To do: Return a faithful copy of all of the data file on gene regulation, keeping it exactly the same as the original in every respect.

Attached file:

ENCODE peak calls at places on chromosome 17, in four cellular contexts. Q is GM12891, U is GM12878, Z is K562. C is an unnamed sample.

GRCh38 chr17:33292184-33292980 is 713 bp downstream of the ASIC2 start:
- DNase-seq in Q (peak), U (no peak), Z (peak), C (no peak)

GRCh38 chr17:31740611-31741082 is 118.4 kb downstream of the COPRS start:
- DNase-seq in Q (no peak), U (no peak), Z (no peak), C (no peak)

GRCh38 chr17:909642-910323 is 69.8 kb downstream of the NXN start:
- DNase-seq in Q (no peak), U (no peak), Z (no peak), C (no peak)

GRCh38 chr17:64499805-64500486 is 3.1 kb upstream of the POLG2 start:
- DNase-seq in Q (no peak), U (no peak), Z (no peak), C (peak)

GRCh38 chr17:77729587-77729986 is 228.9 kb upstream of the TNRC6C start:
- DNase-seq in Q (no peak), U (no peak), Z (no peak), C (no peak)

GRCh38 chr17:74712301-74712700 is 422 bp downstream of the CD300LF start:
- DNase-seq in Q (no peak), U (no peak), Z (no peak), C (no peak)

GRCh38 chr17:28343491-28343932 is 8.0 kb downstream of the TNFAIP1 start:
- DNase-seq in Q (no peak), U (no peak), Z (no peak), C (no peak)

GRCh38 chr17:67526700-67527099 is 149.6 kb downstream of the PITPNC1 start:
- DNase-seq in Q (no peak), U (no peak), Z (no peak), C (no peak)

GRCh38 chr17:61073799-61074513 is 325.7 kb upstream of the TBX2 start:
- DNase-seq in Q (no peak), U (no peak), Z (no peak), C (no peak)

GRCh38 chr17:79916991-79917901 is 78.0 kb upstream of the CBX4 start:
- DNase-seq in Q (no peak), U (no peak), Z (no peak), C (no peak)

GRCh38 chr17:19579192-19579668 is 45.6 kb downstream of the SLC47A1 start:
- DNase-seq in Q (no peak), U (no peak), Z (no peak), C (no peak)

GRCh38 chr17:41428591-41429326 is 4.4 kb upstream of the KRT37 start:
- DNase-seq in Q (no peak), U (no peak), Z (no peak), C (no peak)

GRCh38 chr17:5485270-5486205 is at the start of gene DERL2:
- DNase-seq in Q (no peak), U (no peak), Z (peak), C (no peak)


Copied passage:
ENCODE peak calls at places on chromosome 17, in four cellular contexts. Q is GM12891, U is GM12878, Z is K562. C is an unnamed sample.

GRCh38 chr17:33292184-33292980 is 713 bp downstream of the ASIC2 start:
- DNase-seq in Q (peak), U (no peak), Z (peak), C (no peak)

GRCh38 chr17:31740611-31741082 is 118.4 kb downstream of the COPRS start:
- DNase-seq in Q (no peak), U (no peak), Z (no peak), C (no peak)

GRCh38 chr17:909642-910323 is 69.8 kb downstream of the NXN start:
- DNase-seq in Q (no peak), U (no peak), Z (no peak), C (no peak)

GRCh38 chr17:64499805-64500486 is 3.1 kb upstream of the POLG2 start:
- DNase-seq in Q (no peak), U (no peak), Z (no peak), C (peak)

GRCh38 chr17:77729587-77729986 is 228.9 kb upstream of the TNRC6C start:
- DNase-seq in Q (no peak), U (no peak), Z (no peak), C (no peak)

GRCh38 chr17:74712301-74712700 is 422 bp downstream of the CD300LF start:
- DNase-seq in Q (no peak), U (no peak), Z (no peak), C (no peak)

GRCh38 chr17:28343491-28343932 is 8.0 kb downstream of the TNFAIP1 start:
- DNase-seq in Q (no peak), U (no peak), Z (no peak), C (no peak)

GRCh38 chr17:67526700-67527099 is 149.6 kb downstream of the PITPNC1 start:
- DNase-seq in Q (no peak), U (no peak), Z (no peak), C (no peak)

GRCh38 chr17:61073799-61074513 is 325.7 kb upstream of the TBX2 start:
- DNase-seq in Q (no peak), U (no peak), Z (no peak), C (no peak)

GRCh38 chr17:79916991-79917901 is 78.0 kb upstream of the CBX4 start:
- DNase-seq in Q (no peak), U (no peak), Z (no peak), C (no peak)

GRCh38 chr17:19579192-19579668 is 45.6 kb downstream of the SLC47A1 start:
- DNase-seq in Q (no peak), U (no peak), Z (no peak), C (no peak)

GRCh38 chr17:41428591-41429326 is 4.4 kb upstream of the KRT37 start:
- DNase-seq in Q (no peak), U (no peak), Z (no peak), C (no peak)

GRCh38 chr17:5485270-5486205 is at the start of gene DERL2:
- DNase-seq in Q (no peak), U (no peak), Z (peak), C (no peak)